Using rapid diagnostic tests (RDTs) and algorithm-based stewardship recommendations to manage coagulase-negative Staphylococcus bloodstream infection (CoNS BSI) was associated with a significant reduction in antibiotic days of therapy, researchers reported today in Open Forum Infectious Diseases.
For the study, researchers from Rutgers University and the University of Pittsburgh analyzed consecutive patients with blood cultures positive for Staphylococcus species over three independent 4-month periods. The first period was prior to implementation of RDTs, the second was a post-RDT/pre-algorithm period, and the third was a prospective post-RDT/post-algorithm period.
The aim was to see whether rapid identification of CoNS, which is a common blood contaminant but doesn't always cause BSIs, combined with an algorithm-based stewardship approach, could lower rates of antibiotic use.
A total of 182 patients with CoNS bacteremia were included in the study, with 65 in the pre-RDT period, 60 in the post-RDT/pre-algorithm period, and 57 in the post-RDT/post-algorithm period. Overall, 69%, 19%, and 12% of cases were classified as simple, uncomplicated, or complicated cases of CoNS bacteremia, respectively.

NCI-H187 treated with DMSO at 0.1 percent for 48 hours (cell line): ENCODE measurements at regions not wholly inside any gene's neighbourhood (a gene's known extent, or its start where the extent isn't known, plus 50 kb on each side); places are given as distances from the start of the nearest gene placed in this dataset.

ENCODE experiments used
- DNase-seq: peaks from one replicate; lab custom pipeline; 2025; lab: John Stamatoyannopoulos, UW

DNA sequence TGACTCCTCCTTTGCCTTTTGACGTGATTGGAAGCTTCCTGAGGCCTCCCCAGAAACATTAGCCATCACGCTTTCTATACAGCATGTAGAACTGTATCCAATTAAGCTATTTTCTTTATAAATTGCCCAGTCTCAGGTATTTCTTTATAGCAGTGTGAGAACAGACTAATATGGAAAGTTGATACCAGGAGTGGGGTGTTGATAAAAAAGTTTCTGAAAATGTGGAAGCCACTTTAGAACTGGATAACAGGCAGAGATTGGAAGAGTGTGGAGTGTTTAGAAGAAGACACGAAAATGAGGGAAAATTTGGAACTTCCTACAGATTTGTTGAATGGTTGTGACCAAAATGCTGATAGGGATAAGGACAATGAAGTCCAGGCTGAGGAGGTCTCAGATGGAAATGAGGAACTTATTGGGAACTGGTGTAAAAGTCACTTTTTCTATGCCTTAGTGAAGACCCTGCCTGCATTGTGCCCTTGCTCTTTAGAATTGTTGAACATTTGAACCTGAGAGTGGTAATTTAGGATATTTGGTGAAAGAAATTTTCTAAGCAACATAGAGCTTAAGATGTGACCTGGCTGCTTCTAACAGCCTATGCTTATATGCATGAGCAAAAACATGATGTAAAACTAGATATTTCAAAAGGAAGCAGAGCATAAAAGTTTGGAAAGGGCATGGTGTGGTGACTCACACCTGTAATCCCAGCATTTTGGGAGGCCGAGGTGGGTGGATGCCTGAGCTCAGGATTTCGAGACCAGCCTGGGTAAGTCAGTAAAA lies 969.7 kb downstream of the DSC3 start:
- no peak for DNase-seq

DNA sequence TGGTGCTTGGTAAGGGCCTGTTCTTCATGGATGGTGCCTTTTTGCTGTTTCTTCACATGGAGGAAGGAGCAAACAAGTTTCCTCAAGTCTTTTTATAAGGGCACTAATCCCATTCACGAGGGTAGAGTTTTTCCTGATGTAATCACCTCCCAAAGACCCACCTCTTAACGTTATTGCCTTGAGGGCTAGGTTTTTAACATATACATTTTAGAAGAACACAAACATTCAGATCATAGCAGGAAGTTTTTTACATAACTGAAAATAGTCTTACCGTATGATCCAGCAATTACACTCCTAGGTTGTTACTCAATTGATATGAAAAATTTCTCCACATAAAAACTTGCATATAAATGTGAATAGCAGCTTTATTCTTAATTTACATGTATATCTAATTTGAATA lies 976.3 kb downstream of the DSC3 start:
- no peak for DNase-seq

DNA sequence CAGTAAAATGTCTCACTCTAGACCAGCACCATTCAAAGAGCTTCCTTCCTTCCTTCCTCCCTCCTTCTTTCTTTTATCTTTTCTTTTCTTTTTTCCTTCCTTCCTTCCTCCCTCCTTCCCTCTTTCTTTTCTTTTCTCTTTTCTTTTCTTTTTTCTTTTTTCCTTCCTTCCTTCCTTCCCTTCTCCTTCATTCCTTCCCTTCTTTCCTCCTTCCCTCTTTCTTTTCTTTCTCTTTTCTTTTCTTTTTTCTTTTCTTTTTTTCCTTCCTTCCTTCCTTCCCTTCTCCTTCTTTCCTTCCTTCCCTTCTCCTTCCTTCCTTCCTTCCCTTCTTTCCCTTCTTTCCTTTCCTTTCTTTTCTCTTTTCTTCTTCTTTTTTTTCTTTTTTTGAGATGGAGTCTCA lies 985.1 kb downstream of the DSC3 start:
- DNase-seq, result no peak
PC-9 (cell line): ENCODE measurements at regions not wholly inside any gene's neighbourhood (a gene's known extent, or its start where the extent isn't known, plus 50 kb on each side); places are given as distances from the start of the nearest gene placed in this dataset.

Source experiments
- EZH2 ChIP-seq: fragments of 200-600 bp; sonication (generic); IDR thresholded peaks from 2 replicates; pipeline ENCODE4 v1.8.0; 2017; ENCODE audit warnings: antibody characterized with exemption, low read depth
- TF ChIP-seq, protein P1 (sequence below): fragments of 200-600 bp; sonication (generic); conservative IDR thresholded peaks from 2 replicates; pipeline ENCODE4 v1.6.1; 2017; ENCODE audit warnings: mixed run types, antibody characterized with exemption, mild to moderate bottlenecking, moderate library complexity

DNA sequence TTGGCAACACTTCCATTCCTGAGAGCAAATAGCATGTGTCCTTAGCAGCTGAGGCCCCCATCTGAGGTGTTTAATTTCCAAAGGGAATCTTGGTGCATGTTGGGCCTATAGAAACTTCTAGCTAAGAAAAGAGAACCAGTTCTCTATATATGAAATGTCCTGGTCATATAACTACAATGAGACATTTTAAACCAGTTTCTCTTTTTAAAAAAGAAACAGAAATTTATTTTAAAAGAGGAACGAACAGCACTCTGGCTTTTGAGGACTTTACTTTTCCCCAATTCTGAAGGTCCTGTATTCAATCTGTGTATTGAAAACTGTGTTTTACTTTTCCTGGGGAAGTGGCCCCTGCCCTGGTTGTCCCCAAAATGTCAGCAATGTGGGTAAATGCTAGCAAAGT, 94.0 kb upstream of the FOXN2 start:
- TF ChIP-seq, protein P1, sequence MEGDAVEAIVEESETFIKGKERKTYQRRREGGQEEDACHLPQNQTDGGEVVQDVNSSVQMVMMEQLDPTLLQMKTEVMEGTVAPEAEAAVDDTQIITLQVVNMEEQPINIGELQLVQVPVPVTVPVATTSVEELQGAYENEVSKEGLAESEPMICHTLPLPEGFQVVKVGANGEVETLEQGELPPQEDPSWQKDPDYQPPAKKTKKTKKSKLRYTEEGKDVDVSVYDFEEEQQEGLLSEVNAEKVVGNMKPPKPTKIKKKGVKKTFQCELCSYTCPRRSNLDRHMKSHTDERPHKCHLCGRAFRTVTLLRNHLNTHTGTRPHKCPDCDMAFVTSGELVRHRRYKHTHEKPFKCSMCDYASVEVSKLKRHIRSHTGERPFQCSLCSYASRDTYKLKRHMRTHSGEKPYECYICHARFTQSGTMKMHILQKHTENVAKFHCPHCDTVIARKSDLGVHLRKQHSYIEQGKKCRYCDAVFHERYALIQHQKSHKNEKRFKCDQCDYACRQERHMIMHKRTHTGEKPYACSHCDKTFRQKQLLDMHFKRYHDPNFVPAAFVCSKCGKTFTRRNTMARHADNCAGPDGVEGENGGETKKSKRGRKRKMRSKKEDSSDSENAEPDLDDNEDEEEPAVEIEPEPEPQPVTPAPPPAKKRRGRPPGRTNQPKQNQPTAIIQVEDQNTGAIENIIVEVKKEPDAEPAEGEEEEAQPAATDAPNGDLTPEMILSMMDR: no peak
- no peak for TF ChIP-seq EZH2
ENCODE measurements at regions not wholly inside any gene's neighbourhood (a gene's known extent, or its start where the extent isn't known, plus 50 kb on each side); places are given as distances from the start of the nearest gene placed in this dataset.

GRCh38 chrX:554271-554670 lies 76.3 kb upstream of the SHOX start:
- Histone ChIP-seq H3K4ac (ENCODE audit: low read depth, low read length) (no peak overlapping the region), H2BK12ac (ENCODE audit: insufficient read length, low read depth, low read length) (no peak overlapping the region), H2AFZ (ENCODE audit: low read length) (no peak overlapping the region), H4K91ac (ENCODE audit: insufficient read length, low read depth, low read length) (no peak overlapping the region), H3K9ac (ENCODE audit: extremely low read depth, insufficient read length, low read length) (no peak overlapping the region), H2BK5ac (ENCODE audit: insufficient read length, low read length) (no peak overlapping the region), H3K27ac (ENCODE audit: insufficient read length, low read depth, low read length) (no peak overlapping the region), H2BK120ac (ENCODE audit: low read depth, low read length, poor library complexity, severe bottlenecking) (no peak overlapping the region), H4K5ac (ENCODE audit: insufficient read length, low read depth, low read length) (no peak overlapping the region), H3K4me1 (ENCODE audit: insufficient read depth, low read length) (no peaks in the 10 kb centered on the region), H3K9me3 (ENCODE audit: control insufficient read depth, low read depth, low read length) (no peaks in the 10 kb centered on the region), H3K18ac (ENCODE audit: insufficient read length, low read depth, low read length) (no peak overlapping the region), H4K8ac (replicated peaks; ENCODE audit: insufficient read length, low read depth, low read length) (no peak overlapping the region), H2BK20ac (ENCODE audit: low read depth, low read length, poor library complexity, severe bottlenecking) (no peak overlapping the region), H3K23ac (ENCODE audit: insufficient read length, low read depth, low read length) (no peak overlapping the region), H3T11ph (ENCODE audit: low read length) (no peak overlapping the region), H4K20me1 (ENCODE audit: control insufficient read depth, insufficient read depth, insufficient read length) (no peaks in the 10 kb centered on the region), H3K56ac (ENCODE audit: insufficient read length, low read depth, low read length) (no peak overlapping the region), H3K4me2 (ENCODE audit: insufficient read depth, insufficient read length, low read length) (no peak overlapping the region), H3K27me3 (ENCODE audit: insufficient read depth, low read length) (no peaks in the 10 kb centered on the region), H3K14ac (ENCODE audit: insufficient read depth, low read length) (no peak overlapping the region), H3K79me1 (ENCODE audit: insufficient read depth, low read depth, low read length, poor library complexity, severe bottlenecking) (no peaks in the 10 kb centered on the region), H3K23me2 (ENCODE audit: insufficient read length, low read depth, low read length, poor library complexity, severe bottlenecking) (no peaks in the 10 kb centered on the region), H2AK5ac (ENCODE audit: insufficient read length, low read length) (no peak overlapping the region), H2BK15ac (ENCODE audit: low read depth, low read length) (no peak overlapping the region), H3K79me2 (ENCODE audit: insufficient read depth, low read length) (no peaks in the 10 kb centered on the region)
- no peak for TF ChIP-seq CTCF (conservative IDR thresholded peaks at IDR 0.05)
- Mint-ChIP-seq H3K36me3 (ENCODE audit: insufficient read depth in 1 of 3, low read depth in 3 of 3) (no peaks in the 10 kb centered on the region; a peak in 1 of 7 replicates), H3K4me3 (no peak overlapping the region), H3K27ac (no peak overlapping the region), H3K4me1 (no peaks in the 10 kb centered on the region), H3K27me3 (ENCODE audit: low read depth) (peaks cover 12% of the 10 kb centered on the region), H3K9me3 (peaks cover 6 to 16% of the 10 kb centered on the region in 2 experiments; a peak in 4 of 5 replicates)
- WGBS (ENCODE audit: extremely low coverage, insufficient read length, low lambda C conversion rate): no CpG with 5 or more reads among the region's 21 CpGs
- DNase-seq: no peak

Significant reduction in antibiotic days of therapy (DOT) were observed in the post-RDT/post-algorithm period but not in the post-RDT/pre-algorithm period. While median DOT did not vary significantly for patients with simple, uncomplicated, or complicated bacteremia between the first two periods, median DOT was reduced to 0 for simple CoNS BSIs during the post-RDT/post-algorithm period.
The percentage of patients who received antibiotics for less than 24 hours rose from 33% in the first two periods to 54% in the post-RDT/post-algorithm period, and antibiotics were avoided entirely in 28% of CoNS cases in the post-RDT/post-algorithm periods, compared with 15% in the first two periods.
Pairing [rapid diagnostic tests] with early algorithm-based management can significantly reduce healthcare resource utilization.
The overall 30-day, all-cause mortality rate (14.2%) did not vary across cohorts.
"These data have major implications considering that even with robust stewardship efforts and targeted communication, nearly 87% of patients with contaminated blood cultures receive antibiotics for an average of 7 days and stay in the hospital for a median duration of 7 days," the study authors wrote. "Thus, pairing RDT with early algorithm-based management can significantly reduce healthcare resource utilization."